- The Oktoberfest plate and pork schnitzel feature showstopping housemade kraut.
Somehow La Cave de Strasbourg has just never been on my radar. Probably because it's in Fall River, which, frankly, only pings my radar when I'm on a bus to the airport. Sorry, Fall River. I have failed you. And, frankly, I now realize that I have failed myself.
For the record, I love Strasbourg. (And I guess I could say that I'm not anti-cave.) I went there last year and fell absolutely in love with the city. I Google search other Alsatian vacation destinations on the reg. I'm a regular Alemaniac. (From the root word Alemannic, used in the sentence "She is really stretching with a pun based on the world Alemannic.")
Alsace bumps up against the Rhine on the eastern coast of France bordering Germany and Switzerland. This makes it incredibly easy to find sausages and great beer in quaint Franco-German towns like Strasbourg, where cobbled streets feature medieval architecture, towering Gothic churches and timber-framed storybook houses overlooking the River Ill.
La Cave overlooks its own watery vista, Thomas Lake. The timber-framed outside is a cute reference to Strasbourg. The inside is clean and simple with references to the city in the art, and tiny Eiffel Towers here and there.
Most people are probably familiar with Alsatian wines, dry and rich, mineral and steely, tingling with enough acidity to cut through rich food. They are a great foil to what can often be heavy: Fatty sausages, salty pork, stews, casseroles and dumplings. While La Cave has both German Riesling and Gewürztraminer on the menu, along with an Alsatian Pinot Blanc, we opt for the half bottle of Prosecco ($20), which turns out to be a small bottle of lightly floral Villa Sandi Il Fresco with an effervescence that keeps the meal peppy.
The tarte l'oignon alsacienne ($10) is immediately reminiscent of French onion soup: There is a dusky caramel sweetness in the silky, bronzed ribbons of onion that weave their way through the airy-rich custard of the rustic slice of pie. The crust is crisp, flaky. The very middle of the pie still has a slight chill to it that another moment or two of heating would have improved, and there is an inexplicable pot of mayonnaise served alongside a tiny salad of bitter greens and tomato.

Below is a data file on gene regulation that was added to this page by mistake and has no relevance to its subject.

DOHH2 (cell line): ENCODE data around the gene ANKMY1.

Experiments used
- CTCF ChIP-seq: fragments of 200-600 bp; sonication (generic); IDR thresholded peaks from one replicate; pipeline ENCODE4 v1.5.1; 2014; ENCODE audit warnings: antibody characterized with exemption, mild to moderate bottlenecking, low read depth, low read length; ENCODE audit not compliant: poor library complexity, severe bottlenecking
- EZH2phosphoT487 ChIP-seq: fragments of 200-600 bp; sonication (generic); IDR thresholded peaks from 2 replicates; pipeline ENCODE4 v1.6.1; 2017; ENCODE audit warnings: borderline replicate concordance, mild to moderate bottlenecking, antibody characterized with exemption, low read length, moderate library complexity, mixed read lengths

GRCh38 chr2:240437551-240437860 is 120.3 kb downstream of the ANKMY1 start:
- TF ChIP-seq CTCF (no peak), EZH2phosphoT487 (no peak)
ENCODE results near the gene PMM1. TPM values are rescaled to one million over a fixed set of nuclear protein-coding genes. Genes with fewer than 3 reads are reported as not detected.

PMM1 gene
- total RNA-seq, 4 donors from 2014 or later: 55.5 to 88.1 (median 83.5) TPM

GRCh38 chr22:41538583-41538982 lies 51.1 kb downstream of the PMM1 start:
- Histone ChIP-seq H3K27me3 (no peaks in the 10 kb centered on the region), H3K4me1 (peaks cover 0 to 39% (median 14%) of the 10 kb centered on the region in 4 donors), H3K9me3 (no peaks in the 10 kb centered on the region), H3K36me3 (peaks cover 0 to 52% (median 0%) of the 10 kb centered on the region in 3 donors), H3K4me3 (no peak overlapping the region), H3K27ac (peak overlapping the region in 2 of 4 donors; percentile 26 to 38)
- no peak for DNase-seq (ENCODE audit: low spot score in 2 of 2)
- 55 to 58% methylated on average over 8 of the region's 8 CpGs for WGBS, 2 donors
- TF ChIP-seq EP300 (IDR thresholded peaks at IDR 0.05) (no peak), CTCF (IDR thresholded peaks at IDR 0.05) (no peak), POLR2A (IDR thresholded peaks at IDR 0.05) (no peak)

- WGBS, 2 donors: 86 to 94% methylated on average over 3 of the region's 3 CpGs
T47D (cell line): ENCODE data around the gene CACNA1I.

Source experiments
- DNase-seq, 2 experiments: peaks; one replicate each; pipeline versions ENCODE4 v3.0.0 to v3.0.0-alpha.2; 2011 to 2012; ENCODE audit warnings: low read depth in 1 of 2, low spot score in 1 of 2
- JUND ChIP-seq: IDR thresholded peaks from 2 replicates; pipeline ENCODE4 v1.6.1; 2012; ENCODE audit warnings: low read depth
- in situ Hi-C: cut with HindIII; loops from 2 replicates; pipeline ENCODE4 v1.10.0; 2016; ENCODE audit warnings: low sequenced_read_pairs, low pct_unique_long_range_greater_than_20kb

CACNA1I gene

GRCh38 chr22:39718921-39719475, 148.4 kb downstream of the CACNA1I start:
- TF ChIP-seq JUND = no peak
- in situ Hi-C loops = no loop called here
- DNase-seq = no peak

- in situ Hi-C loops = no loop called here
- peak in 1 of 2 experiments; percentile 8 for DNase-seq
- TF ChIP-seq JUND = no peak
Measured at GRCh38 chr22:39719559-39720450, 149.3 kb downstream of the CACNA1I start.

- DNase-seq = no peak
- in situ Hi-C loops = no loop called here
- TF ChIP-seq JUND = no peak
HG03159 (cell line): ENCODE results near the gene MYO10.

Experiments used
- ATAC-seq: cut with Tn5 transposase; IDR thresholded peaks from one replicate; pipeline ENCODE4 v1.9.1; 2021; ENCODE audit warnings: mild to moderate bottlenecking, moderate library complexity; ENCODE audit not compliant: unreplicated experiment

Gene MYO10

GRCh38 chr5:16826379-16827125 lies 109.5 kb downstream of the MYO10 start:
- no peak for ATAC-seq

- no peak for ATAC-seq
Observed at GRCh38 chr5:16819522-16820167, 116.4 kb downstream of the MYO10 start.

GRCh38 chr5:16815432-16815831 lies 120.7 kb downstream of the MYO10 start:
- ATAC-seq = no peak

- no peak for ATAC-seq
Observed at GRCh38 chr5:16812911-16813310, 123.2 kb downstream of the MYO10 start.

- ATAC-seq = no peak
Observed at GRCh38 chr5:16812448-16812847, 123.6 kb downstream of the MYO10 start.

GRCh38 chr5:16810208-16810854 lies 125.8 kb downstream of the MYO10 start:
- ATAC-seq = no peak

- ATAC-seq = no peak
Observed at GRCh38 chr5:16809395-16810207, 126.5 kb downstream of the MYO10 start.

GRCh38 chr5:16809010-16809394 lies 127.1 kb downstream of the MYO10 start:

We order two of the sauerkraut dishes, one with pork schnitzel ($18) and the other an Oktoberfest plate ($22), a take on one of the most famous Alsatian dishes, choucroute garnie. Both of these dishes feature the restaurant's house-made sauerkraut served warm, cooked with wine, onion and bacon.
The pork schnitzel is pounded thin, breaded and fried to a crackling, burnished gold. A handful of roughly chopped mushrooms sits in a tumble on top, covered with a mushroom sauce that is as creamily light as it is full of flavour. The spätzle—a pile of knobby, eggy dumplings—is delicate, but chewy. I pity the table behind us where everybody ordered frozen French fries on the side. It's the sauerkraut that is the undeniable delight of the night, though: The drunk mellowness that the wine, bacon and heat have given the kraut gives it a round warmth that complements everything on both plates.
The Oktoberfest plate is served with both the sauerkraut and the spätzle, but features a trio of meats: bacon, bratwurst and frikadel, a German meatloaf that is essentially a grilled and flattened pork and beef meatball. The frikadel is covered in the same earthy mushroom sauce as the schnitzel. The salty, juicy bratwurst, sourced from Roselane Farm Bavarian Meat Shop, has a slight sweetness that really pops when dipped into the tangy Dijon mustard.
The whole experience is simple and charming. As we drive out past the twinkling white Eiffel Tower on the front lawn, I already have plans in my head to go back to try the tarte flambee.
La Cave de Strasbourg
3104 Highway #2, Fall River